The week at a glance...United States

United States


State gun proposed: Arizona is on the verge of designating an official state gun after a state Senate committee this week voted 9-4 to bring legislation to a vote of the full chamber. Already, 43 of 90 legislators in both houses of the legislature have co-sponsored a bill to honor the Colt single-action Army revolver, a weapon popular in the West in the late 1800s. A lobbyist for the gun-maker said the Colt had played a vital role in settling the region. In Utah, a bill designating the Browning M1911—a semiautomatic pistol—as the state gun is awaiting the governor’s signature. Arizona’s action came just weeks after the Jan. 8 shooting of Rep. Gabrielle Giffords and 18 others in Tucson. Six people died in the rampage. Doctors at the Houston rehabilitation center where Giffords is recovering say she continues to make progress, recently joining family members in singing Don McLean’s “American Pie.”


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Mosque controversy: A Tulsa police captain has been transferred within the department for refusing to assign subordinates to attend an event at a local mosque. Capt. Paul Fields disobeyed Chief Daryl Webster’s order to send at least six officers and three supervisors to the Islamic Society of Tulsa’s law-enforcement appreciation day in March, saying that the order conflicted with his religious beliefs and violated his civil rights. Webster disagreed, saying attendance was part of the police department’s community-outreach efforts. He also noted that officers had been assigned without controversy to similar events at Jewish community centers, Christian churches, and secular organizations. Fields was transferred to a different patrol district.

Gulfport, Miss.

Dolphin deaths: Dead infant dolphins have been washing up on the Gulf Coast shore in Mississippi and Alabama at more than 10 times the normal rate, say researchers from the Institute for Marine Mammal Studies in Gulfport. At least 26 baby dolphins have been found along the shoreline since the first of the year. All either were stillborn or died shortly after birth. “The average is one or two per month,” said institute director Moby Solangi. This is the first dolphin birthing period since the Deepwater Horizon oil spill fouled Gulf waters last spring and summer. Scientists suspect the deaths may be related to the spill. Deaths among adult dolphins also spiked, from 30 in 2009 to 89 last year.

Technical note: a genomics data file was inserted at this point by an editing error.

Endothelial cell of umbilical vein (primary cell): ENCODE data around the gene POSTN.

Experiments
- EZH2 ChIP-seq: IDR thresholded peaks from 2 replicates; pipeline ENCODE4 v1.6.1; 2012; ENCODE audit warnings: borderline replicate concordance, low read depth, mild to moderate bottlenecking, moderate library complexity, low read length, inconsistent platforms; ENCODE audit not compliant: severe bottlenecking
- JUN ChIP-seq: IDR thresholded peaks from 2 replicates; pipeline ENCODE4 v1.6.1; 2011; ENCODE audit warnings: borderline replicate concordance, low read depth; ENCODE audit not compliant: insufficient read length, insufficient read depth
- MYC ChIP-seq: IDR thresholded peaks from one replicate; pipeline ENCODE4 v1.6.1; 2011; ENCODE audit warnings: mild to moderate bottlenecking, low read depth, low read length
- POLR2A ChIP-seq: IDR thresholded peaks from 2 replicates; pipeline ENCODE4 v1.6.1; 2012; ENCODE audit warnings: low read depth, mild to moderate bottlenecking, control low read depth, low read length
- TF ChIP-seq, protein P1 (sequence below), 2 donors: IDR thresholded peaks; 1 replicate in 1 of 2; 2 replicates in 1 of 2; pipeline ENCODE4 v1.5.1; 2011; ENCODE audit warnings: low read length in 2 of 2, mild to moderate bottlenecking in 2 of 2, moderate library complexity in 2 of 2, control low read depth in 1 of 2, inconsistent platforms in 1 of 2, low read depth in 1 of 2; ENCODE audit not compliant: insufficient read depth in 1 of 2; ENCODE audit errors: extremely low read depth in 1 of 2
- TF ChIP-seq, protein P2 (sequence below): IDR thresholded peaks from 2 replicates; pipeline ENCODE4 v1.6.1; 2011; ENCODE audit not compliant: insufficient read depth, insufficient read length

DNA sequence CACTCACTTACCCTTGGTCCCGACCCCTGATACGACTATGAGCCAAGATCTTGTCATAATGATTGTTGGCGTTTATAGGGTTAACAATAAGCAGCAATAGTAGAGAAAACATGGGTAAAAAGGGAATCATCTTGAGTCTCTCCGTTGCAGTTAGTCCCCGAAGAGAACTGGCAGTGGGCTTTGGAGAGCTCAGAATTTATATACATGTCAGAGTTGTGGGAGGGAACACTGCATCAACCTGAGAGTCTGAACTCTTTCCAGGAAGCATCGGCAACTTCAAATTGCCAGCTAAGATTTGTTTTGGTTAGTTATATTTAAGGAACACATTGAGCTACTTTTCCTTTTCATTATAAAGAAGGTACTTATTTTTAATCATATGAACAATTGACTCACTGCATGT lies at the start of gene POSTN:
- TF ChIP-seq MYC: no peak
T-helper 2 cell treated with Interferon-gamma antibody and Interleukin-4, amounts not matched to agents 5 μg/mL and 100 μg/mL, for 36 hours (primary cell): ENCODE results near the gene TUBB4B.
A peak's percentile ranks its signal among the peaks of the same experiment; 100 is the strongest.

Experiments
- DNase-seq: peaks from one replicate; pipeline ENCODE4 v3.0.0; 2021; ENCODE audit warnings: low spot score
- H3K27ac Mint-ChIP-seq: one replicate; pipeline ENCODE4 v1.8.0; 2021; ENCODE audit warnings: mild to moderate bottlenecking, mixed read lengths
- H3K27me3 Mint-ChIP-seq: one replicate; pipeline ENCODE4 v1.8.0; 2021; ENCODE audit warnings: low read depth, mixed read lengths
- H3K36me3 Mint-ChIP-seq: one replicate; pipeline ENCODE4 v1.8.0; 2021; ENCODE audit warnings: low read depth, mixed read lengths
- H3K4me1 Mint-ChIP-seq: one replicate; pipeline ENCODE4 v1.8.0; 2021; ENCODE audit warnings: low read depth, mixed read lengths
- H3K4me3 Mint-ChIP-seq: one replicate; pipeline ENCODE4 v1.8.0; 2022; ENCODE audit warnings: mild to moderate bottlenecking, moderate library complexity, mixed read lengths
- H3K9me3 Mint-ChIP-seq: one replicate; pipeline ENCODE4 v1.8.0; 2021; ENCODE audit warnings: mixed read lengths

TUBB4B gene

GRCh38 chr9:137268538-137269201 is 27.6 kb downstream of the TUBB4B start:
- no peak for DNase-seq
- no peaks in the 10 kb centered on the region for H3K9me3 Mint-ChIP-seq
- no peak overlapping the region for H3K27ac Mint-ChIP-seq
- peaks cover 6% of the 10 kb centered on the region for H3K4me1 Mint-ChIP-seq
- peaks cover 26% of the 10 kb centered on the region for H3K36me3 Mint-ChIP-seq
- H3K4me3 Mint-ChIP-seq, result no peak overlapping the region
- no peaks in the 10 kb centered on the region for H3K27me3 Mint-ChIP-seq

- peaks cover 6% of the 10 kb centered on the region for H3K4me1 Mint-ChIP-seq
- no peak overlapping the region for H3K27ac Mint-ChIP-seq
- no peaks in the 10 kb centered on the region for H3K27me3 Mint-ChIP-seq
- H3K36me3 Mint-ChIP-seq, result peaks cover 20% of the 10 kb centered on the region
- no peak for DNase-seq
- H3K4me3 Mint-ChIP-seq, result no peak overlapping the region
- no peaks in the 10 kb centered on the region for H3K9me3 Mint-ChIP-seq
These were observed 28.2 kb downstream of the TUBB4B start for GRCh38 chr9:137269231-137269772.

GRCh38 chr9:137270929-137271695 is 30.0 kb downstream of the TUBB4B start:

Rahm romps: Former Obama White House chief of staff Rahm Emanuel won Chicago’s mayoral election this week, avoiding an April runoff by winning 55 percent of the vote against five opposing candidates. Emanuel, who represented the city’s North Side in Congress from 2003 to 2009 after serving in the Clinton White House, succeeds Richard Daley, who led the city for 22 years. Emanuel, Chicago’s first Jewish mayor, survived a legal challenge to his candidacy after a state court ruled that he had abandoned his Chicago residency when he went to work in the Obama White House. The Illinois Supreme Court overturned the ruling in January. “All I can say is, you sure know how to make a guy feel at home,” Emanuel told supporters.


Sweeping school closures: The state of Michigan has ordered Detroit to close almost half of its 142 public schools by 2014, lay off hundreds of teachers, and increase class sizes to accommodate as many as 60 students in order to reduce costs. The Detroit system is running a $327 million budget deficit and has been unable to borrow funds to cover the shortfall. Robert Bobb, the Detroit school district’s emergency financial manager, said he is preparing a financial restructuring plan, but it depends on receiving financial guarantees from a reluctant state legislature. “I don’t feel the taxpayers of Michigan are willing to become liable for that money with all the structural and institutional problems that exist,” said Republican state Rep. Paul Scott.

New York City

No-smoking zones expand: Mayor Michael Bloomberg this week signed into law a bill that would ban smoking in city parks and on public beaches, as well as in pedestrian plazas such as Times Square. The law, which takes effect in May, calls for a $50 fine on violators, but enforcement will be left largely to park rangers, rather than police, while also relying on social pressure from New Yorkers themselves. Citizens are divided on the law’s merits. City council member Rosie Mendez, a nonsmoker, said, “I think we’ve taken a step too far today in curtailing people’s civil liberties.”

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